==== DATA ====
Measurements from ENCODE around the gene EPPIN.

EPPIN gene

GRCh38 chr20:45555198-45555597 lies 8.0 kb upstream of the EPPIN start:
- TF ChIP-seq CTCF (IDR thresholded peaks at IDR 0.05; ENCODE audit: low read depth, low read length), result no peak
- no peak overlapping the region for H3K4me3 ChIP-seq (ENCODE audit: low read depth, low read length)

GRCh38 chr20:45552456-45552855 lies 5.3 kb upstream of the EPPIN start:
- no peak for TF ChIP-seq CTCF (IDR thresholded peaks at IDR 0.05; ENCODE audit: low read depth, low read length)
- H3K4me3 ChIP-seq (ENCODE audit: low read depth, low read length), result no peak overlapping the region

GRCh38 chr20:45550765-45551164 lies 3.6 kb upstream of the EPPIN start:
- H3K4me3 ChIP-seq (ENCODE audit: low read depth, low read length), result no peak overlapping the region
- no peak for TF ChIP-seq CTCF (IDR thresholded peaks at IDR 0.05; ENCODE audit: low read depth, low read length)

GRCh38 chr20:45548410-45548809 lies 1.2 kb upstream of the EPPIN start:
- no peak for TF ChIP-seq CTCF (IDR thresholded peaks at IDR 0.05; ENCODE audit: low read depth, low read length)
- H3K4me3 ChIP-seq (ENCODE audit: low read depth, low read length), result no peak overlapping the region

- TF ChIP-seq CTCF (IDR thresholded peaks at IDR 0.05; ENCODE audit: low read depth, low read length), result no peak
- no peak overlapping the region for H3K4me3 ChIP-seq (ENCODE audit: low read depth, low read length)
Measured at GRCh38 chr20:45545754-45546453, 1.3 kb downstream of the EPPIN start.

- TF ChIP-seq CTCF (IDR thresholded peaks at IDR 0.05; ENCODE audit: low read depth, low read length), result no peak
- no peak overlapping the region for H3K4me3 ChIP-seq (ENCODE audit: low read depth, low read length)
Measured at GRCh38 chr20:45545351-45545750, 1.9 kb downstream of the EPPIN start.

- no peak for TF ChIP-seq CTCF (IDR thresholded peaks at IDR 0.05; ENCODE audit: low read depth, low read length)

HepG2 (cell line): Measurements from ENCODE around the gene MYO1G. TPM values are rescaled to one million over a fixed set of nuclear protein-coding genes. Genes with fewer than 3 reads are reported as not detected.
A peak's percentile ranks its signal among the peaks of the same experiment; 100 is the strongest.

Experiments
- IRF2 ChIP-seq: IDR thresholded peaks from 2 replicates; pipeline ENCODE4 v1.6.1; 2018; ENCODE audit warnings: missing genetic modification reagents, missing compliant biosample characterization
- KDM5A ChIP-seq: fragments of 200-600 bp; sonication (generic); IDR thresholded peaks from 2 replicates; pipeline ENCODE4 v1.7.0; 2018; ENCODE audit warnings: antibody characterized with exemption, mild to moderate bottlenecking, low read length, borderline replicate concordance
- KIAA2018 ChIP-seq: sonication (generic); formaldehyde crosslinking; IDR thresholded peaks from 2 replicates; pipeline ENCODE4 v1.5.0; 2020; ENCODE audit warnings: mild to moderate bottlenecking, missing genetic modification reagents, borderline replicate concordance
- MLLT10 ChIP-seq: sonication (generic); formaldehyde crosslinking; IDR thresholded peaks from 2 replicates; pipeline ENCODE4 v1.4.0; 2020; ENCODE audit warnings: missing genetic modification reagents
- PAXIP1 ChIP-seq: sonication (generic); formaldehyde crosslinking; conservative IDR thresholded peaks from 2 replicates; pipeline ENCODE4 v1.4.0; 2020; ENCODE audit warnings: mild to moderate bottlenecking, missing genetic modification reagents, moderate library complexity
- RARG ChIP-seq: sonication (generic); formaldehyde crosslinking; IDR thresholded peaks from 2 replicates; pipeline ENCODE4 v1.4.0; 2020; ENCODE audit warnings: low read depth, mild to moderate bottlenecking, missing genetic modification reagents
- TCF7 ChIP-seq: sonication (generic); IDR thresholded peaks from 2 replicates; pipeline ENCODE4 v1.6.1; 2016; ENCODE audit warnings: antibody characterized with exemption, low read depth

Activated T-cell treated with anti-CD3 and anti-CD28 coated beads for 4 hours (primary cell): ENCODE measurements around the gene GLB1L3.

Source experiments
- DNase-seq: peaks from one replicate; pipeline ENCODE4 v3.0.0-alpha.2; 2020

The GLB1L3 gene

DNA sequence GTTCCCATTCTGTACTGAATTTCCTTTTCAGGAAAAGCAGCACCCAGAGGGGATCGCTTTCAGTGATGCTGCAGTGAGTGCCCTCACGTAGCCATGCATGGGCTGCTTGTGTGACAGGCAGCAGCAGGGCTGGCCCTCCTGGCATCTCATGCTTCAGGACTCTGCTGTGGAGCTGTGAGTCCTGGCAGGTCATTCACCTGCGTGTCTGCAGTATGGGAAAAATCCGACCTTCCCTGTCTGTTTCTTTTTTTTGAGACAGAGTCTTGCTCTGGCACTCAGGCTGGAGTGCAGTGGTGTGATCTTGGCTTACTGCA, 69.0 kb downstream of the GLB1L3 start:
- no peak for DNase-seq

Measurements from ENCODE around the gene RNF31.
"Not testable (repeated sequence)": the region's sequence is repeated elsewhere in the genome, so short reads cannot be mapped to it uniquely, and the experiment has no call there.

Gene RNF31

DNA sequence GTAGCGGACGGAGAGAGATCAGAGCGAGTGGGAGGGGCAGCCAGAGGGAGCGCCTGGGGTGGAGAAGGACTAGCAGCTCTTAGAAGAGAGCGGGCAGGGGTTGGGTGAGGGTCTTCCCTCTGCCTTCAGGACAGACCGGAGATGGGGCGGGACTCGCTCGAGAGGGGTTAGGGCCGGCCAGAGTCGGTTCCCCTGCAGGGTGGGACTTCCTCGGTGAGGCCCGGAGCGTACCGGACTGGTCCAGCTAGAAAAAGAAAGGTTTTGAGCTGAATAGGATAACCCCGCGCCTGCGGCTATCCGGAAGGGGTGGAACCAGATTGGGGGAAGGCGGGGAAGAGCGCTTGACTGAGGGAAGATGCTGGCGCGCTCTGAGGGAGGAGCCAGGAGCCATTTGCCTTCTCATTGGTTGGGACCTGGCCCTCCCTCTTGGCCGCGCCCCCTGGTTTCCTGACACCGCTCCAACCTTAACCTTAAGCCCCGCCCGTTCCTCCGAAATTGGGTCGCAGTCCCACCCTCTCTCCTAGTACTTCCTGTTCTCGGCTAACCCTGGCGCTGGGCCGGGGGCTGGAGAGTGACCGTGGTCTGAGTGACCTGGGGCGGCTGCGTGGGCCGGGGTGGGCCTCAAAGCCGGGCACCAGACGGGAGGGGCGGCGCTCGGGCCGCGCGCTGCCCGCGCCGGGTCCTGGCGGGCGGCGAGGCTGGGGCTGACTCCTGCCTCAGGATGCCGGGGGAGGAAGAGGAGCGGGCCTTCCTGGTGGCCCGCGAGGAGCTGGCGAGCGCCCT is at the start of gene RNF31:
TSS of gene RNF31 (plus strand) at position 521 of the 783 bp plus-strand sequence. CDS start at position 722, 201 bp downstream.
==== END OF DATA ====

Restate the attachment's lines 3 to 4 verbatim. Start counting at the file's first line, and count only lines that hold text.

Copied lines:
GRCh38 chr20:45555198-45555597 lies 8.0 kb upstream of the EPPIN start:
- TF ChIP-seq CTCF (IDR thresholded peaks at IDR 0.05; ENCODE audit: low read depth, low read length), result no peak